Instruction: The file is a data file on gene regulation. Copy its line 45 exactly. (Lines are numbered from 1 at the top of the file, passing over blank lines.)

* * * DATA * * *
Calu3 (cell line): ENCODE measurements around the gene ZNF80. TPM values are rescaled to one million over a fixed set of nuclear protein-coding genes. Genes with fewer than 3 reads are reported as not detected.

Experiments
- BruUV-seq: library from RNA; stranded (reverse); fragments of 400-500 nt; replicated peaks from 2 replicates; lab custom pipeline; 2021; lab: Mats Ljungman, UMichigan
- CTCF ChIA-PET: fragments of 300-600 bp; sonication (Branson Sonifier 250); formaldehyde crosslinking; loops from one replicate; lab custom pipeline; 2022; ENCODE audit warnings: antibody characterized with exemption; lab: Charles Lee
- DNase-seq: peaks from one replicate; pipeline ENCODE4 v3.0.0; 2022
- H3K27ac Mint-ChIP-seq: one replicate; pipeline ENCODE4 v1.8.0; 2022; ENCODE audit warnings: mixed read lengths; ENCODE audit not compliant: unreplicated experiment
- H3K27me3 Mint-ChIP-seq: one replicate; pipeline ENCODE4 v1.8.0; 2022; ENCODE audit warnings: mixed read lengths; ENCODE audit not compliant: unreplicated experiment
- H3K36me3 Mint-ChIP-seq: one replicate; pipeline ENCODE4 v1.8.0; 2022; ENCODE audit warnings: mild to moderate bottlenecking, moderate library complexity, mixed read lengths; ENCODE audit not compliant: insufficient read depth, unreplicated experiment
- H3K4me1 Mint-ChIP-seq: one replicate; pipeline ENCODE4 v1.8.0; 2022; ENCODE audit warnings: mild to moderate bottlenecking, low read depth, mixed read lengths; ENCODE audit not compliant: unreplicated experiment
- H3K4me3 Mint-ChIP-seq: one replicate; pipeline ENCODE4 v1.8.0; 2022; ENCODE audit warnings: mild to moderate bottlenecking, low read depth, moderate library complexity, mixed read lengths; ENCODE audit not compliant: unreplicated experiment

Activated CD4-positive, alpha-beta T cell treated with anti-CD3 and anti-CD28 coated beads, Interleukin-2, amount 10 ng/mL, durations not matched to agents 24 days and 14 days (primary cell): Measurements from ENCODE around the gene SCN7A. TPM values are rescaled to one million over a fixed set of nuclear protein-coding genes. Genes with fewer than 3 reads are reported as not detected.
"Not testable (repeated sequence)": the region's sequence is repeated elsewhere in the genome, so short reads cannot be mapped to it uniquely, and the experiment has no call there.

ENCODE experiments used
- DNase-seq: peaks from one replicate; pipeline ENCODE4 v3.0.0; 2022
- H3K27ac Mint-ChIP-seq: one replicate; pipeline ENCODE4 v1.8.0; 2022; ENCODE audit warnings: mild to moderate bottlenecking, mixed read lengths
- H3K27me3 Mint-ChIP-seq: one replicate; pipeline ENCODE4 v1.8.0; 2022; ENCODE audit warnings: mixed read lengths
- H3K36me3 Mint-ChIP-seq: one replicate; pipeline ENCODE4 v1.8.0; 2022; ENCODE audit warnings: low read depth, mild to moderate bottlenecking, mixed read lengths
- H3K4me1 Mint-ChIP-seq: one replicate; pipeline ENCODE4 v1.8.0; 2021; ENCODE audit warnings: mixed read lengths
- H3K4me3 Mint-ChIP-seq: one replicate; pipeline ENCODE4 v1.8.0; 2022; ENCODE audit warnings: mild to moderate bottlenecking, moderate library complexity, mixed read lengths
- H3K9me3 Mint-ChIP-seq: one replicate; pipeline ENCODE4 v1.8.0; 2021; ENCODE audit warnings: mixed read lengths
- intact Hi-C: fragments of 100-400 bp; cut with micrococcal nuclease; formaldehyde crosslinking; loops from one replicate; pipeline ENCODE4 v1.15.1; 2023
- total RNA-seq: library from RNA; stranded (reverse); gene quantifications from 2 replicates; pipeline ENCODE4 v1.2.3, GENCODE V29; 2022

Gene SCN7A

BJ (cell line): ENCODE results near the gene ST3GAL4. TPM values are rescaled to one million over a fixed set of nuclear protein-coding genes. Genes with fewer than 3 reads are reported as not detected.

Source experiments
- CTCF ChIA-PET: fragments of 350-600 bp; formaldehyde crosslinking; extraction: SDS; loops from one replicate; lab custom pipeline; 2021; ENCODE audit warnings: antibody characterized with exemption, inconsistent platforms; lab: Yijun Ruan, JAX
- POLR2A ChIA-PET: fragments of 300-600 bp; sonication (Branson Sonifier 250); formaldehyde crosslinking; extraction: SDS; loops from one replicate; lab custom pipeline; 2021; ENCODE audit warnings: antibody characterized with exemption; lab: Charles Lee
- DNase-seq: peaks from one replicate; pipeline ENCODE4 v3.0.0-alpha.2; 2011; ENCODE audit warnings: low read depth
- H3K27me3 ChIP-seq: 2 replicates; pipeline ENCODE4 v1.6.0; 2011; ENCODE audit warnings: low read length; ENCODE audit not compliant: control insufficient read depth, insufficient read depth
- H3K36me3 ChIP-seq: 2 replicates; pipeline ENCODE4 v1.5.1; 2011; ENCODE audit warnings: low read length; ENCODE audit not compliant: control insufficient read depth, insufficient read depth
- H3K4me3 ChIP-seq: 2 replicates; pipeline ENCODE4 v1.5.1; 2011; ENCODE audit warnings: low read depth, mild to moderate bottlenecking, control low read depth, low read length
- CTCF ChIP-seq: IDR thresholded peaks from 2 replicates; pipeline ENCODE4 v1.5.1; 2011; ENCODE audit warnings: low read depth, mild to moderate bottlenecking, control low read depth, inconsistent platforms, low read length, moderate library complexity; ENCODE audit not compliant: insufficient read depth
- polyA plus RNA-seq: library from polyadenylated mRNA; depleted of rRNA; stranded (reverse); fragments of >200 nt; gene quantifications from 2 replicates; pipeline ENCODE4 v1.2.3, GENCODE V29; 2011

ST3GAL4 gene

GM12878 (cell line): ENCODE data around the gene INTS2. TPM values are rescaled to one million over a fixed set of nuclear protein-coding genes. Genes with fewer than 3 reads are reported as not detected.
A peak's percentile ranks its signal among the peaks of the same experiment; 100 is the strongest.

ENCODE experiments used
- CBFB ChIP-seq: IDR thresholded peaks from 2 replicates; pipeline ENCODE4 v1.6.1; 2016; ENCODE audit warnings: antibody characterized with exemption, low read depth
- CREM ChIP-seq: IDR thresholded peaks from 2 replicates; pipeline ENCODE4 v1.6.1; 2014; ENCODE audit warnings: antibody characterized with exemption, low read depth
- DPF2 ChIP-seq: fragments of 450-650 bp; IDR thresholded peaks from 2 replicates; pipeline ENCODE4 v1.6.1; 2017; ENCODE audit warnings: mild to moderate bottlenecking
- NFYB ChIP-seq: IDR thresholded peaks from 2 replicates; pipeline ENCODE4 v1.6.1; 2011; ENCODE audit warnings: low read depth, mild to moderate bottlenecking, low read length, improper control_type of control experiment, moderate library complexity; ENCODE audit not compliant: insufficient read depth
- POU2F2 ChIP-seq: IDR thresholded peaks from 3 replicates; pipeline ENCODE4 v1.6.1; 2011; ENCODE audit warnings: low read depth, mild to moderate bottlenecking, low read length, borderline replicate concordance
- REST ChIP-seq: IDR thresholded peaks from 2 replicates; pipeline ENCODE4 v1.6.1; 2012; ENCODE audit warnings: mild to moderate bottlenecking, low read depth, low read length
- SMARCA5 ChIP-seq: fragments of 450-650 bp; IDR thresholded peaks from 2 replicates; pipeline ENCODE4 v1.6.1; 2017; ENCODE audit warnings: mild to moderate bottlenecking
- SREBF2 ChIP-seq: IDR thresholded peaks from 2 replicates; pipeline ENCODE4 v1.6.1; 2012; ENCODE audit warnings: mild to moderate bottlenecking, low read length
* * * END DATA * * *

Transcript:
- SREBF2 ChIP-seq: IDR thresholded peaks from 2 replicates; pipeline ENCODE4 v1.6.1; 2012; ENCODE audit warnings: mild to moderate bottlenecking, low read length